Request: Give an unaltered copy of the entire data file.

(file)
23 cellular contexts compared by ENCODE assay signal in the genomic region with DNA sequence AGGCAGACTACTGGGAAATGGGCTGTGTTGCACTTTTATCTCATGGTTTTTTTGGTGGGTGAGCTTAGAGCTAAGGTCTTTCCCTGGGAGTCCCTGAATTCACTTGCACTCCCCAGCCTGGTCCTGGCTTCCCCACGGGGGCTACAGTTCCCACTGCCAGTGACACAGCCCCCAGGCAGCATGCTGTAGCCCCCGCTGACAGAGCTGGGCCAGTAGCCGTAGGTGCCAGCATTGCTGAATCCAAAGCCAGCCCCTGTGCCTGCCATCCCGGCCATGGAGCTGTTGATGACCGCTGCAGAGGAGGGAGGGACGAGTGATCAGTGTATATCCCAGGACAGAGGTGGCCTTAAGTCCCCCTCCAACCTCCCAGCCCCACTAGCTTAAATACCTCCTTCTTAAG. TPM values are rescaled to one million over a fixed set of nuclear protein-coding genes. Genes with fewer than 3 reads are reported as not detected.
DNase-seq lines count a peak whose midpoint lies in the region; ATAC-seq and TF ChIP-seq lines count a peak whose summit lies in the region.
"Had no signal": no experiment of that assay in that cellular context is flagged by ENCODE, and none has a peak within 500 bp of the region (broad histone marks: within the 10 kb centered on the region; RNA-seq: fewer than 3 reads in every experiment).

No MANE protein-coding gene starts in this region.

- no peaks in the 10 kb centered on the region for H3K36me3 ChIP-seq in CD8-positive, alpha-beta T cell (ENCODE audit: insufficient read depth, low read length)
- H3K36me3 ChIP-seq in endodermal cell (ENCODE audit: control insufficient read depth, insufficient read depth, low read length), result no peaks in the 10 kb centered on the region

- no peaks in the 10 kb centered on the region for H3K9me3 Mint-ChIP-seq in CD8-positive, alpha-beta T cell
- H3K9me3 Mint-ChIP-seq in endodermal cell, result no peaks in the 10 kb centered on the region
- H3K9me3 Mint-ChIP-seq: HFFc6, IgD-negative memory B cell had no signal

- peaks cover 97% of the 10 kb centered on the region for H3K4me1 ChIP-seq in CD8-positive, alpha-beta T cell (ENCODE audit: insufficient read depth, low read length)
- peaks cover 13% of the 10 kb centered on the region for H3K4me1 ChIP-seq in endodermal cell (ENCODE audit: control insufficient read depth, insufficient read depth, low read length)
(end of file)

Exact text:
23 cellular contexts compared by ENCODE assay signal in the genomic region with DNA sequence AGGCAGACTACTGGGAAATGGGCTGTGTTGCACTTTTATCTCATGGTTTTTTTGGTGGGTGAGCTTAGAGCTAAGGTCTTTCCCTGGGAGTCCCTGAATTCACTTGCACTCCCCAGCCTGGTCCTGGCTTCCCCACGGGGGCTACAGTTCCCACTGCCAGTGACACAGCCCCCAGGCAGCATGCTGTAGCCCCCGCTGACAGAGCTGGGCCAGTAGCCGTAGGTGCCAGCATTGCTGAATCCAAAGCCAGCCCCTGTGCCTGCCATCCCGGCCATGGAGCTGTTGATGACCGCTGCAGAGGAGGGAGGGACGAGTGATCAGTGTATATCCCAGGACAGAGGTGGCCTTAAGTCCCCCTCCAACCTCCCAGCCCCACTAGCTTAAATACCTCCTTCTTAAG. TPM values are rescaled to one million over a fixed set of nuclear protein-coding genes. Genes with fewer than 3 reads are reported as not detected.
DNase-seq lines count a peak whose midpoint lies in the region; ATAC-seq and TF ChIP-seq lines count a peak whose summit lies in the region.
"Had no signal": no experiment of that assay in that cellular context is flagged by ENCODE, and none has a peak within 500 bp of the region (broad histone marks: within the 10 kb centered on the region; RNA-seq: fewer than 3 reads in every experiment).

No MANE protein-coding gene starts in this region.

- no peaks in the 10 kb centered on the region for H3K36me3 ChIP-seq in CD8-positive, alpha-beta T cell (ENCODE audit: insufficient read depth, low read length)
- H3K36me3 ChIP-seq in endodermal cell (ENCODE audit: control insufficient read depth, insufficient read depth, low read length), result no peaks in the 10 kb centered on the region

- no peaks in the 10 kb centered on the region for H3K9me3 Mint-ChIP-seq in CD8-positive, alpha-beta T cell
- H3K9me3 Mint-ChIP-seq in endodermal cell, result no peaks in the 10 kb centered on the region
- H3K9me3 Mint-ChIP-seq: HFFc6, IgD-negative memory B cell had no signal

- peaks cover 97% of the 10 kb centered on the region for H3K4me1 ChIP-seq in CD8-positive, alpha-beta T cell (ENCODE audit: insufficient read depth, low read length)
- peaks cover 13% of the 10 kb centered on the region for H3K4me1 ChIP-seq in endodermal cell (ENCODE audit: control insufficient read depth, insufficient read depth, low read length)